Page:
write to both. The enormous stupidity of which I had beenguilty in asking Chamberlain under the circumstances ......
never entered my head until this afternoon." He didnot think highly of our statesmen as philosophers. Thereare criticisms of Lord Salisbury’s address to the British
Association at Oxford and of Mr. Balfour’s philo-sophical speculations. Of the latter his estimation sinkslower and lower the more he reads of the " Founda-tions of Belief." Gladstone, as everyone knows, was
severely handled by him in the Nineteent7b Oentwry. ’There is an amusing tale told about Carlyle. Huxley con-fesses to the great influence which the sage had had uponhim, particularly because he " had inspired him with his
undying hatred of shams and humbugs of every kind." Butit appears that the veneration was not by any means re-
turned. "Years after [the publication of ’Man’s Place inNature’]," writes Mr. Leonard Huxley, "near the end ofhis life, my father saw him walking slowly and alone downthe opposite side of the street, and touched by his solitaryappearance crossed over and spoke to him. The old manlooked at him and merely remarking, ‘ You’re Huxley,aren’t you ? 7 The man that says we are all descendedfrom monkeys,’ went on his way." The great Napoleon’snephew, the Prince of Canino (why does Mr. L. Huxleygive him the sporting title of "Casino"?), noted in his
day as an ornithologist, attended the first meeting ofthe British Association which Huxley attended. He isdescribed as being singularly like the portraits of his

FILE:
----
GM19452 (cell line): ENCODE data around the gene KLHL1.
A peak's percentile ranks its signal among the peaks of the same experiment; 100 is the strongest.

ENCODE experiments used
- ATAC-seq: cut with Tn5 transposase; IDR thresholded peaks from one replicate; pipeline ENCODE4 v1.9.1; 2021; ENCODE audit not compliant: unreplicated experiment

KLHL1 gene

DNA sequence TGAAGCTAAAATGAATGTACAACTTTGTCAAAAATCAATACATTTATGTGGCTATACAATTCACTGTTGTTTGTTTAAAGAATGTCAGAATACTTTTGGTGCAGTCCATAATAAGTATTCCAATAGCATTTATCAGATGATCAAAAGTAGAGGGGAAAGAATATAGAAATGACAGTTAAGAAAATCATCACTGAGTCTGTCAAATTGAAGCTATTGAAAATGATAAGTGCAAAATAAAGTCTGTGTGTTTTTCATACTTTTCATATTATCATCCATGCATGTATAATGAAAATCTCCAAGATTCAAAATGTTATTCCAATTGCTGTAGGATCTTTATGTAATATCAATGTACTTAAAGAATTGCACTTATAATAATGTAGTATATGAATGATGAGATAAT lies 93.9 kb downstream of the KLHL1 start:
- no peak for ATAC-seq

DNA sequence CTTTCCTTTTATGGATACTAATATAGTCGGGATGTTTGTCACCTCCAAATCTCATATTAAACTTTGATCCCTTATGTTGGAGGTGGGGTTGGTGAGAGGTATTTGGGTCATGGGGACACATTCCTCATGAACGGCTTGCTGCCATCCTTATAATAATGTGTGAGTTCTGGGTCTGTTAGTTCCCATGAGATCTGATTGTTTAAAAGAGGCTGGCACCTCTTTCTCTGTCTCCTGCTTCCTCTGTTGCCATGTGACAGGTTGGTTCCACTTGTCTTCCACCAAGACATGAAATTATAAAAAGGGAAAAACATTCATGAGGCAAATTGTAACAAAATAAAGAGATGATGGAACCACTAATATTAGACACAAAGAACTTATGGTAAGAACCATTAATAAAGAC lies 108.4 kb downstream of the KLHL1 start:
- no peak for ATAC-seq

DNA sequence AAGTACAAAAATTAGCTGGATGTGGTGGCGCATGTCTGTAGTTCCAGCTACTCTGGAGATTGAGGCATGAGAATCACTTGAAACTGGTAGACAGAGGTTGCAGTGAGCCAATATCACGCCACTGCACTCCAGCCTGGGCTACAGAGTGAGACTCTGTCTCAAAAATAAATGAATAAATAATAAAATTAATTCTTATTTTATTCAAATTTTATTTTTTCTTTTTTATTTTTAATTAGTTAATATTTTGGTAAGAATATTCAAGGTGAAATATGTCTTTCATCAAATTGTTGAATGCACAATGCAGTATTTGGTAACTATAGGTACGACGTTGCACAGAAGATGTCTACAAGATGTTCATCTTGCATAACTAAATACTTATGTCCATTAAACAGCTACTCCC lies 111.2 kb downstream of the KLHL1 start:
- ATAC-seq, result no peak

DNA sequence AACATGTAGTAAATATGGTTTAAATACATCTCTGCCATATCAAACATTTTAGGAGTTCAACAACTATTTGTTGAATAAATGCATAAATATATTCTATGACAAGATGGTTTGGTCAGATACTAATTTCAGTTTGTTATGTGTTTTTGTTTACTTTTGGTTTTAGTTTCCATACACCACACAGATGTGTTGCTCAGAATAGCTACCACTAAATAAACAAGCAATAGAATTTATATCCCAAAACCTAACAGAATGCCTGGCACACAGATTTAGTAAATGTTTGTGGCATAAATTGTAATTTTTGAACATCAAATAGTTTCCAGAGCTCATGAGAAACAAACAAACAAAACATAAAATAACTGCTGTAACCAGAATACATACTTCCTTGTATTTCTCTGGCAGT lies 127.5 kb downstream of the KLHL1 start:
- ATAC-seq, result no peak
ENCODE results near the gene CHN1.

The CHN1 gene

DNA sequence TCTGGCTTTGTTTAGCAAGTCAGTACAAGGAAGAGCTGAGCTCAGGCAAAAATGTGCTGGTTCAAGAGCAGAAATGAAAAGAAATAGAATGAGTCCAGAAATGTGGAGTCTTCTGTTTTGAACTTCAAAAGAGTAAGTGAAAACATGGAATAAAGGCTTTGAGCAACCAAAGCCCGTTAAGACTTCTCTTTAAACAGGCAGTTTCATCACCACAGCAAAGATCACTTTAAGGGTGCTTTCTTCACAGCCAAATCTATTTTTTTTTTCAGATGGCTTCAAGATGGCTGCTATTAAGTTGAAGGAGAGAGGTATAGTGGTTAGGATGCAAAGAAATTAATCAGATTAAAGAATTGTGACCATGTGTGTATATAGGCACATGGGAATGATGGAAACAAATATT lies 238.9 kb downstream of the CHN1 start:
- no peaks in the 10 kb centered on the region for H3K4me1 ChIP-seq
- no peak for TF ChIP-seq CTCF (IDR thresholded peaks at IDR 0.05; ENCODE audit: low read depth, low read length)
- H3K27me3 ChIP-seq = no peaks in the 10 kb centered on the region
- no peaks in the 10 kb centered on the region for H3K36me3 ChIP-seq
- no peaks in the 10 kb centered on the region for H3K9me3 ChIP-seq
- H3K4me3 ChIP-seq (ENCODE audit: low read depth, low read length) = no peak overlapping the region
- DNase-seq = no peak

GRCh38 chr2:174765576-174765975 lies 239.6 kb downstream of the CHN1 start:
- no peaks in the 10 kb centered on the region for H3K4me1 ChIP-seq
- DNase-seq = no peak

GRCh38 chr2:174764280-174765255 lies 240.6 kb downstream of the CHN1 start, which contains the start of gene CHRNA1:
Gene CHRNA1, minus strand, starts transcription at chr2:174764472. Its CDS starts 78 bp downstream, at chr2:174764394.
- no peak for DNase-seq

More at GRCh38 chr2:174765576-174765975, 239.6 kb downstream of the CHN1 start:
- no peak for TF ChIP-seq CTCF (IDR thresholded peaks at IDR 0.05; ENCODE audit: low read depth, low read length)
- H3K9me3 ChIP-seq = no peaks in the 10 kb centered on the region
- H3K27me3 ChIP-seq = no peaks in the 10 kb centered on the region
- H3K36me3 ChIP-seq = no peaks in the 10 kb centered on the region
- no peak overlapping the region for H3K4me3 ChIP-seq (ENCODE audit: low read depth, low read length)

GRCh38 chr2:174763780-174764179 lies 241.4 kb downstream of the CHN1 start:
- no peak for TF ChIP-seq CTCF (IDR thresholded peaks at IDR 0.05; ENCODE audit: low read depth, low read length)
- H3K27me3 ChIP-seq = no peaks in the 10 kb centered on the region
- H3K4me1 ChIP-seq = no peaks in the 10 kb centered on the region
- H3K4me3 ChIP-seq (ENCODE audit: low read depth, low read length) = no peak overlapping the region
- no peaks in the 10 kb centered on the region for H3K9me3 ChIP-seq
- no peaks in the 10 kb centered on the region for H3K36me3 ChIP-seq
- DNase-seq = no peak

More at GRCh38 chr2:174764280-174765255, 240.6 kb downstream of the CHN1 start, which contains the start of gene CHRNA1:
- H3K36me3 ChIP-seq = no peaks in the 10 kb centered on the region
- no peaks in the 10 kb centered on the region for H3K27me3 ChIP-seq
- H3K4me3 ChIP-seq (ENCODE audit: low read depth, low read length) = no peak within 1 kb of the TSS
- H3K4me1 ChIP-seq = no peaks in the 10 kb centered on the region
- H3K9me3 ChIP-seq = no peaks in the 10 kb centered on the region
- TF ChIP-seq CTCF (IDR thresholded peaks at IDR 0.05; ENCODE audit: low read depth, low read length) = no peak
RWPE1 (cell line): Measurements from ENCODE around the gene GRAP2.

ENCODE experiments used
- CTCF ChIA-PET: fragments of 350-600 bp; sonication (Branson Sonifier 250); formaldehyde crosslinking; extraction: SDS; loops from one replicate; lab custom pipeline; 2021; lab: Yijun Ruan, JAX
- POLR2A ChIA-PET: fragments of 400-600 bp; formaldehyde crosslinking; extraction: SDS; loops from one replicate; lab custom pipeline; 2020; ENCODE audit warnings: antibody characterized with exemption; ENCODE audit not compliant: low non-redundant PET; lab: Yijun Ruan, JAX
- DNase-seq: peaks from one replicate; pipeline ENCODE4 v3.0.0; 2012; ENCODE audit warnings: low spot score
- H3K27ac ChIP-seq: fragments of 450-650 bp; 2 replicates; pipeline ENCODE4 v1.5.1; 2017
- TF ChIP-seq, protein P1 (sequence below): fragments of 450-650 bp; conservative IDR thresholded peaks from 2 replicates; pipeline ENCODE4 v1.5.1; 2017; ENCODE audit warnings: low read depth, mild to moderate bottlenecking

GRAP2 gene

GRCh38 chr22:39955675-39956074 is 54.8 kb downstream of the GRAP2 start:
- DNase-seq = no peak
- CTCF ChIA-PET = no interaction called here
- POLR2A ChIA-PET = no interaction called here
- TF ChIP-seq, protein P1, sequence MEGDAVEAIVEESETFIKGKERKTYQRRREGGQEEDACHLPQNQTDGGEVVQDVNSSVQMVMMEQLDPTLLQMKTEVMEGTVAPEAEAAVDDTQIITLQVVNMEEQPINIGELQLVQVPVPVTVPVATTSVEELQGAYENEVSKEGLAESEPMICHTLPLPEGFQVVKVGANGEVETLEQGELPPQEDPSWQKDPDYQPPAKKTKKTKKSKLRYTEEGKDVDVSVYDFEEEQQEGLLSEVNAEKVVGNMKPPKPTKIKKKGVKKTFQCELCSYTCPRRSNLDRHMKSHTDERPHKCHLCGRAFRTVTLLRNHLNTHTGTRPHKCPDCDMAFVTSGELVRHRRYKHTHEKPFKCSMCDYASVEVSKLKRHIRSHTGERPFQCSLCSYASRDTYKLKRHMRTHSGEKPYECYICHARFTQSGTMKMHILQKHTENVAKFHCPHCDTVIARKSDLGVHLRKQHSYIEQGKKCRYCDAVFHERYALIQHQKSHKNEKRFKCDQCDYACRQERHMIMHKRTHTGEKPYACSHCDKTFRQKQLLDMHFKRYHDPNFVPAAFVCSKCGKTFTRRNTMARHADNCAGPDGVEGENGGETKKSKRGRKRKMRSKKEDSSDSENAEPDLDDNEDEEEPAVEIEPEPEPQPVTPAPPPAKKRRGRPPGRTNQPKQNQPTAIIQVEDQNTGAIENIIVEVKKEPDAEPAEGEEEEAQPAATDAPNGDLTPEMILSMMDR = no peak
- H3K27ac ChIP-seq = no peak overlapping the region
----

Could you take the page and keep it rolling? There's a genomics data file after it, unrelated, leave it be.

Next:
uncle, and seems a very jolly, good-humoured old fellow.I believe, however, he is a bit of a rip. It was remarkablehow proud the Quakers were of being noticed by him." Thelast sentence is somewhat cryptic to us. Of Darwin there is
naturally much said. A large number of letters exchangedbetween these two great men are given in full by Mr.Leonard Huxley. " The cheeriest letter-writer I know " was
Huxley’s verdict upon the promulgator of Natural Selection.To be able to address that revered person as ’’ My dearDarwin " seems to us to be the most dizzy height of eminenceat which a man could arrive. Copious letters, mainly toSir J. Hooker, Sir Michael Foster, and Professor Tyndall,deal with every possible variety of topic, from scientific ques-tions of the day and of the past to views upon the conduct ofGovernor Eyre of Jamaica, the proposed Gresham Universityfor London, and the sea-serpent. It was his interest in, andclear expression of views upon, such matters of general talkthat really gained for Huxley his widely extended fame. Tothe general public he was a strong exponent of views
generally at variance with those of respectable mediocrity ;he was not pictured as the hard-working student sittingamong bones and fossils and producing monograph aftermonograph of fundamental importance. Towards the endof his life a physical incapacity for bending over a
dissecting-table unfortunately cut short the steady output ofcontributions to science which had marked all of his pre-vious career. But when busy with all kinds of commissionsand other duties he would jump into a cab and snatch a briefhalf-hour of zoological work in his laboratory at South
Kensington. We mention this because Huxley the breezycritic of men, manners, and systems has rather dimmed thepublic recollection of Huxley the great biologist.One side of Huxley’s character is admirably developed by
1436 REVIEWS AND NOTIOES OF BOOKS.
his son in these volumes. Huxley was as delightful and tlwhimsical in his private and family life as he was uncom- rc
promising in his public life. The following letter was e:
written to a daughter who had requested an autograph for w
a friend :- Vi
The Epistle of Thomas to the Wonoan of the House of Harold. ir t1. I said it was an autograph book; and so it was. is2. And naughty words came to the root of my tongue. iJ3. And the recording angel dipped his pen in the ink and si
squared his elbows to write. Sl
4. But I spied the hand of the lovely and accomplishedbut vagabond daughter h
5. And I smole ; and spoke not; nor uttered the] naughty s